Michael Chapman, ‘Taxi Driver’ and ‘Raging Bull’ Cinematographer, Dies at 84


Cinematographer and director Michael Chapman, known for his distinctive camera work on Martin Scorsese’s “Taxi Driver,” “Raging Bull” and “The Last Waltz,” died Sunday of congestive heart failure. He was 84.

His spouse, screenwriter and film director Amy Holden Jones Facebook page confirmed the news of his death, writing: “Michael Chapman ASC, love of my entire adult life, has passed. Until we meet again.” 

He was nominated for two Oscars for best cinematography, for “Raging Bull” — with its gritty black and white photography — and “The Fugitive.” After shooting “Taxi Driver,” he was called “the poet of the sidewalks,” but was known to his crew as “Chappy.”

Chapman was mentored by Gordon Willis, for whom he served as camera operator on Hal Ashby’s “The Landlord” as well as on “The Godfather,” “Up the Sandbox” and “Klute.” Ashby then hired him as cinematographer on “The Last Detail,” starring Jack Nicholson, before he was hired by Scorsese for “Taxi Driver” in 1975.

After moving to Los Angeles, his work included the 1978 “Invasion of the Body Snatchers,” “Dead Men Don’t Wear Plaid,” “Space Jam,” Kindergarten Cop,” “The Lost Boys” and “Ghostbusters II.”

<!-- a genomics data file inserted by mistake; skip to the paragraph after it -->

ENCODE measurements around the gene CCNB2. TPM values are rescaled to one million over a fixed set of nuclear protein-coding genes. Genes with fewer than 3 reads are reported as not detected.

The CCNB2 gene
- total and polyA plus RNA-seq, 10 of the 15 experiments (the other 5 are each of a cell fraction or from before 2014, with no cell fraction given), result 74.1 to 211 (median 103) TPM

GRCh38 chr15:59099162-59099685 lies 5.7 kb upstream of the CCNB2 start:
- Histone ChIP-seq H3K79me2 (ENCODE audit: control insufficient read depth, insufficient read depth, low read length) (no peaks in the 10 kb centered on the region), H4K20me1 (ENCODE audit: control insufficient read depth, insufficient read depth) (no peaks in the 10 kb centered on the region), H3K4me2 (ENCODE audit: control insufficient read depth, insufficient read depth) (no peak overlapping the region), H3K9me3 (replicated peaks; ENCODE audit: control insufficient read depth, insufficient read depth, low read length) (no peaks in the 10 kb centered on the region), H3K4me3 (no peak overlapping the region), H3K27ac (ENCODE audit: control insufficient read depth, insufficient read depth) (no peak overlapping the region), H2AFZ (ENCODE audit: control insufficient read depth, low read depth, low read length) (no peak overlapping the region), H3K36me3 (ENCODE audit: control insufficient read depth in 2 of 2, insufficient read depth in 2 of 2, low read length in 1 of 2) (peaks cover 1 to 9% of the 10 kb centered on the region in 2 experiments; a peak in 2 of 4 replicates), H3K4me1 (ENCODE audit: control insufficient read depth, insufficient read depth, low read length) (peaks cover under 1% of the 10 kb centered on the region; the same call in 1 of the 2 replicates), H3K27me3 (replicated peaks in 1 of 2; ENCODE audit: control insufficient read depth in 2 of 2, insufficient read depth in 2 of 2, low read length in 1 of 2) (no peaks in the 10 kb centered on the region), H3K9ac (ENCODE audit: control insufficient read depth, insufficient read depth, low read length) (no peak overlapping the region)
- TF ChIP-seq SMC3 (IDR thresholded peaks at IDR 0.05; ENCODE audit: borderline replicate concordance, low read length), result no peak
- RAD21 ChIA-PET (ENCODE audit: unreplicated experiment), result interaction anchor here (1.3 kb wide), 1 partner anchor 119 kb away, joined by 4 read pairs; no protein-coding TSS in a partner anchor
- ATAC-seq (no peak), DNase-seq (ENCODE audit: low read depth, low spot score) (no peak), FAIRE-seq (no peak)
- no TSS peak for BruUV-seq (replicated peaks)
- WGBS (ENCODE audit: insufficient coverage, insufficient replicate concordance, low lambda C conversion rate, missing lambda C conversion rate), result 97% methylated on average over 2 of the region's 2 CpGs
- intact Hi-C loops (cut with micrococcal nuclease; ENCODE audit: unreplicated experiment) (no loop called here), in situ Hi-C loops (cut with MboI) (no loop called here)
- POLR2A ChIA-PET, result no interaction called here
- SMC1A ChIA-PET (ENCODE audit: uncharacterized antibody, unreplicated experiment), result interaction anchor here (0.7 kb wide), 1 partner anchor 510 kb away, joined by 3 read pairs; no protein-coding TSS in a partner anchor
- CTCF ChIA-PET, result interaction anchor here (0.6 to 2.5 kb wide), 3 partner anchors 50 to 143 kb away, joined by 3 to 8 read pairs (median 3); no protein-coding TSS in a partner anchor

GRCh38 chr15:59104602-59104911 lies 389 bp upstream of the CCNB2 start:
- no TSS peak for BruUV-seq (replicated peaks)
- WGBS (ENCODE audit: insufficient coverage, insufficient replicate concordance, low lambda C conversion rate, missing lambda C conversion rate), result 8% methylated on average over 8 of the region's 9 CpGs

He also ventured into directing in the 1980s with “Clan of the Cave Bear” and “All the Right Moves,” starring a young Tom Cruise.

The cinematographer was born on Nov. 21, 1935 in Wellesley, Mass. and attended Columbia U. Chapman entered film work through his father-in-law, Oscar-nominated French American cinematographer Joe Brun, who didn’t want him to continue working as a freight brakeman.

He received the lifetime achievement award from the American Society of Cinematographers, of which he was a member since 1995, in 2004 and from the Camerimage International Film Festival in 2016. 

Visual splendor can be “a terrible mistake,” he told Variety upon the occasion of the Camerimage honor. “It shouldn’t be beautiful — it should be appropriate.”

Chapman retired from production after shooting his last film “The Bridge to Terabithia” and taught film at North Carolina School of the Arts.

He is survived by Jones, four children and four grandchildren. Donations may be made to www.sheriffsmeadow.org.

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